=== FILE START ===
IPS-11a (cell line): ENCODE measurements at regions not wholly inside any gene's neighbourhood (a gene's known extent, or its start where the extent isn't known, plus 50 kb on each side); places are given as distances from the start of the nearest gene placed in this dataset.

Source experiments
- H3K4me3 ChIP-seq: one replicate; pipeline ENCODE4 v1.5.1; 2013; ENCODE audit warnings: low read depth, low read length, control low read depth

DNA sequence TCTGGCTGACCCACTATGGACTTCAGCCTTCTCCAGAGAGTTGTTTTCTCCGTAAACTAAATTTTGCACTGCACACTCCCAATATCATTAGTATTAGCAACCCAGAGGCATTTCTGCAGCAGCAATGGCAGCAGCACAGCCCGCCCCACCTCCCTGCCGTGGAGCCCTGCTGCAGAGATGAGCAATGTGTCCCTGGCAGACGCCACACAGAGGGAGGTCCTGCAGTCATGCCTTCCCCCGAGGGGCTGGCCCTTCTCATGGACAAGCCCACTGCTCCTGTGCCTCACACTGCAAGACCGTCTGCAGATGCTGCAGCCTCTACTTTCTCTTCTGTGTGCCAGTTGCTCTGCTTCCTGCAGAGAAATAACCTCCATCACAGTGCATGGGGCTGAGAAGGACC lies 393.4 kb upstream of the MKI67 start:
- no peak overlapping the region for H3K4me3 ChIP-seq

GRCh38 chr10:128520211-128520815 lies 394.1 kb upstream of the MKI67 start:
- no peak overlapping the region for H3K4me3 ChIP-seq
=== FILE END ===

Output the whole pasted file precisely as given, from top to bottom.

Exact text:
IPS-11a (cell line): ENCODE measurements at regions not wholly inside any gene's neighbourhood (a gene's known extent, or its start where the extent isn't known, plus 50 kb on each side); places are given as distances from the start of the nearest gene placed in this dataset.

Source experiments
- H3K4me3 ChIP-seq: one replicate; pipeline ENCODE4 v1.5.1; 2013; ENCODE audit warnings: low read depth, low read length, control low read depth

DNA sequence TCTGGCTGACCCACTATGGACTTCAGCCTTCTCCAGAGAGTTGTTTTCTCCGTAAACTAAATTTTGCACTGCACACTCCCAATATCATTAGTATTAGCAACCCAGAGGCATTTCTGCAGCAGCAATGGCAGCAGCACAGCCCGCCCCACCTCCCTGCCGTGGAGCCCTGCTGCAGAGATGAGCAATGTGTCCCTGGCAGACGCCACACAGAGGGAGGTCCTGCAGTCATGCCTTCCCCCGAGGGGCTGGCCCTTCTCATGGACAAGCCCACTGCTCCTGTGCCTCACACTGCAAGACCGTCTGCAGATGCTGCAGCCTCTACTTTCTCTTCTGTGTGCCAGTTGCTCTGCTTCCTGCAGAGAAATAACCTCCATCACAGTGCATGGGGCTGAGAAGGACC lies 393.4 kb upstream of the MKI67 start:
- no peak overlapping the region for H3K4me3 ChIP-seq

GRCh38 chr10:128520211-128520815 lies 394.1 kb upstream of the MKI67 start:
- no peak overlapping the region for H3K4me3 ChIP-seq